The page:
325 F.2d 97
C. George SWALLOW, Appellant,
UNITED STATES of America, Appellee.
United States Court of Appeals Tenth Circuit.
December 12, 1963.
Joseph Keig, Sr., Chicago, Ill., for appellant.
Lawrence M. Henry, Denver, Colo., for appellee.
Before PICKETT, LEWIS and BREITENSTEIN, Circuit Judges.
Appellant, Swallow, was convicted of income tax law violations, and his conviction was affirmed on appeal. Swallow v. United States, 10 Cir., 307 F.2d 81, cert. denied 371 U.S. 950, 83 S.Ct. 504, 9 L.Ed.2d 499, reh. denied 372 U.S. 925, 83 S.Ct. 718, 9 L.Ed.2d 731. By motion under 28 U.S.C. § 2255, he alleges that the statutes under which he was convicted are unconstitutional and the sentence therefore void. It is asserted in the motion that the income tax laws and regulations are so complex that it is impossible for a taxpayer to comprehend and comply with them, and, therefore, violate the Fifth Amendment to the Constitution of the United States; that such laws, when considered as a whole, are unconstitutionally arbitrary, unfair and discriminatory; that the tax proceeds are used for unconstitutional purposes such as the economic welfare of certain groups of taxpayers, foreign people and foreign governments; and, finally, it is alleged that certain provisions of the Internal Revenue Code violate the establishment of religion clause of the First Amendment to the Constitution. Swallow appeals from an order denying the motion.
The income tax provisions of the Internal Revenue Code and the regulations promulgated thereunder are complex and often difficult of understanding, but we have found no authority which suggests that statutes are unconstitutional for this reason or that the rates constitute a taking of property within the meaning of the Fifth Amendment. It is now well settled that the income tax laws are not unconstitutional under the due process clause of the Fifth Amendment, nor are they unconstitutionally defective because of discriminatory progressive tax rates. Brushaber v. Union Pacific R. Co., 240 U.S. 1,1 36 S.Ct. 236, 60 L.Ed. 493; Knowlton v. Moore, 178 U.S. 41, 20 S.Ct. 747, 44 L.Ed. 969; Acker v. Commissioner, 6 Cir., 258 F.2d 568, aff'd 361 U.S. 87, 80 S.Ct. 144, 4 L.Ed.2d 127.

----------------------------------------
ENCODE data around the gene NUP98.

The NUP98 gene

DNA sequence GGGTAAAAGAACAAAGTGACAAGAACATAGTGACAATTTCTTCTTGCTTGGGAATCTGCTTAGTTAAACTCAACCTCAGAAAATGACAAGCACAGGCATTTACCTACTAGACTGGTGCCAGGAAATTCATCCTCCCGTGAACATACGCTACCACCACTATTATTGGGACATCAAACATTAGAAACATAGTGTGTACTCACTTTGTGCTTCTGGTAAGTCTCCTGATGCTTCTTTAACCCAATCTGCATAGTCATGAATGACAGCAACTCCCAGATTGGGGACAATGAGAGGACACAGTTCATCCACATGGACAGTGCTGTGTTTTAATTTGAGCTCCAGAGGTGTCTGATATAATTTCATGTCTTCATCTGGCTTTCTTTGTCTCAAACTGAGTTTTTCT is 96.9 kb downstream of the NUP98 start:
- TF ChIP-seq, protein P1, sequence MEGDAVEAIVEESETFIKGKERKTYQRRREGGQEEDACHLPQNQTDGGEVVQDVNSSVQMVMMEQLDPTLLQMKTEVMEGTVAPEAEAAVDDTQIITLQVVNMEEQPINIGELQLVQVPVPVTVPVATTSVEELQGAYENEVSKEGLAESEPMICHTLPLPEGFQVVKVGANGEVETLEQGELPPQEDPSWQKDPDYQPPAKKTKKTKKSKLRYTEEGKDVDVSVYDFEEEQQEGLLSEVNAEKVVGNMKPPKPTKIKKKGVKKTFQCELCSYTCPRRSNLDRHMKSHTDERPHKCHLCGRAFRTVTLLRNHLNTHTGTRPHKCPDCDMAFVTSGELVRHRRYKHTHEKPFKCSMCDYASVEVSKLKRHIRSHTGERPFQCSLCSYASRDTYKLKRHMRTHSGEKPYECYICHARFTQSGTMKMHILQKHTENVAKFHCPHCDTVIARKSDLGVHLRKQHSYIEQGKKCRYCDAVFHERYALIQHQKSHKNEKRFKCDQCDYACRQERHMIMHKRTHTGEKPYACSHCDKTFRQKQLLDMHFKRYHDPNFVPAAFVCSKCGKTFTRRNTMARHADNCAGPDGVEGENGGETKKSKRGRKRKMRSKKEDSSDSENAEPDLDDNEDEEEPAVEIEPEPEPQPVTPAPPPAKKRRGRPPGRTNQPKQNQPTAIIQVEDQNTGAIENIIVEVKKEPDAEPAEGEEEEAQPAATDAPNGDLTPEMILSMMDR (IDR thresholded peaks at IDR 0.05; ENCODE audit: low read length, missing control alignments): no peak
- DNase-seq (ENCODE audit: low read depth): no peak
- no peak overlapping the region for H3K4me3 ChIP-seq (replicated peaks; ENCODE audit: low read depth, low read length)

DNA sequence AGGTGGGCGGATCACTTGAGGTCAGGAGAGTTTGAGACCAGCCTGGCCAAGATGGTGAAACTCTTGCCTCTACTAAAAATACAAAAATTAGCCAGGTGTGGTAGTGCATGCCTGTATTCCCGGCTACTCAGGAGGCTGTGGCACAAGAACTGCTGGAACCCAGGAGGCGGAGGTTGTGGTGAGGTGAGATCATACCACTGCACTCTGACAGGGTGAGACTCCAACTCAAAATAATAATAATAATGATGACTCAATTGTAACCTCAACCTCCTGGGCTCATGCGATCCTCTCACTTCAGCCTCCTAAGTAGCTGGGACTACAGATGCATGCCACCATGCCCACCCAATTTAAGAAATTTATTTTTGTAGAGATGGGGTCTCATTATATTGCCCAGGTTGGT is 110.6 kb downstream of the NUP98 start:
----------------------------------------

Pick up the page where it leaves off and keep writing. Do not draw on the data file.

There is no merit to the contentions that the income tax laws are unconstitutional because the tax proceeds are used to promote the economic welfare of another group of taxpayers or foreign governments and their people. A federal court will not review the foreign policy of the government or the wisdom of the congressional appropriations for welfare purposes. This is an area exclusively within the jurisdiction of the legislative and executive branches, even when the allegation is made that income tax monies are being used to carry on an aggressive war. Farmer v. Rountree, D.C.Tenn., 149 F.Supp. 327, aff'd 6 Cir., 252 F.2d 490, cert. denied 357 U.S. 906, 78 S.Ct. 1150, 2 L.Ed.2d 1156, reh. denied 358 U.S. 858, 79 S.Ct. 14, 3 L.Ed.2d 92. Cf. Frothingham v. Mellon, 262 U.S. 447, 43 S.Ct. 597, 67 L.Ed. 1078. In Whetstone v. United States, N.D.Ill., 82 F.Supp. 478, 479, cert. denied 337 U.S. 941, 69 S.Ct. 1519, 93 L.Ed. 1746, reh. denied 338 U.S. 840, 70 S.Ct. 36, 94 L.Ed. 514, the court said:
"Congress alone has the power to appropriate money to promote the general welfare and its determination that certain projects are in furtherance of general welfare is decisive. Courts are not concerned with the wisdom of legislative policies, their only function being to interpret the statutes so as to promote and effectuate the disclosed intent of Congress."
Nor is there any substance to appellant's contention that exemptions and deductions allowable for charitable and religious purposes contravene the establishment of religion clause of the First Amendment. Abraham J. Muste v. Commissioner, 35 T.C. 913. Constitutional questions will not be decided upon hypothetical sets of facts. Crane-Johnson Co. v. C. I. R., 8 Cir., 105 F.2d 740, aff'd 311 U.S. 54, 61 S.Ct. 114, 85 L.Ed. 35. Moreover, appellant has not shown how his rights could be affected if these activities were held to be unlawful.
Many of the contentions made here are the same as those considered in the case of Brushaber v. Union Pacific R. Co., 240 U.S. 1, at pp. 24, 25, 26, 36 S.Ct. at p. 244, where it was said:
"So far as the due process clause of the Fifth Amendment is relied upon, it suffices to say that there is no basis for such reliance since it is equally well settled that such clause is not a limitation upon the taxing power conferred upon Congress by the Constitution; in other words, that the Constitution does not conflict with itself by conferring upon the one hand a taxing power and taking the same power away on the other by the limitations of the due process clause." * * *
"In fact, comprehensively surveying all the contentions relied upon, aside from the erroneous construction of the Amendment which we have previously disposed of, we cannot escape the conclusion that they all rest upon the mistaken theory that although there be differences between the subjects taxed, to differently tax them transcends the limit of taxation and amounts to a want of due process, and that where a tax levied is believed by one who resists its enforcement to be wanting in wisdom and to operate injustice, from that fact in the nature of things there arises a want of due process of law and a resulting authority in the judiciary to exceed its powers and correct what is assumed to be mistaken or unwise exertions by the legislative authority of its lawful powers, even although there be no semblance of warrant in the Constitution for so doing."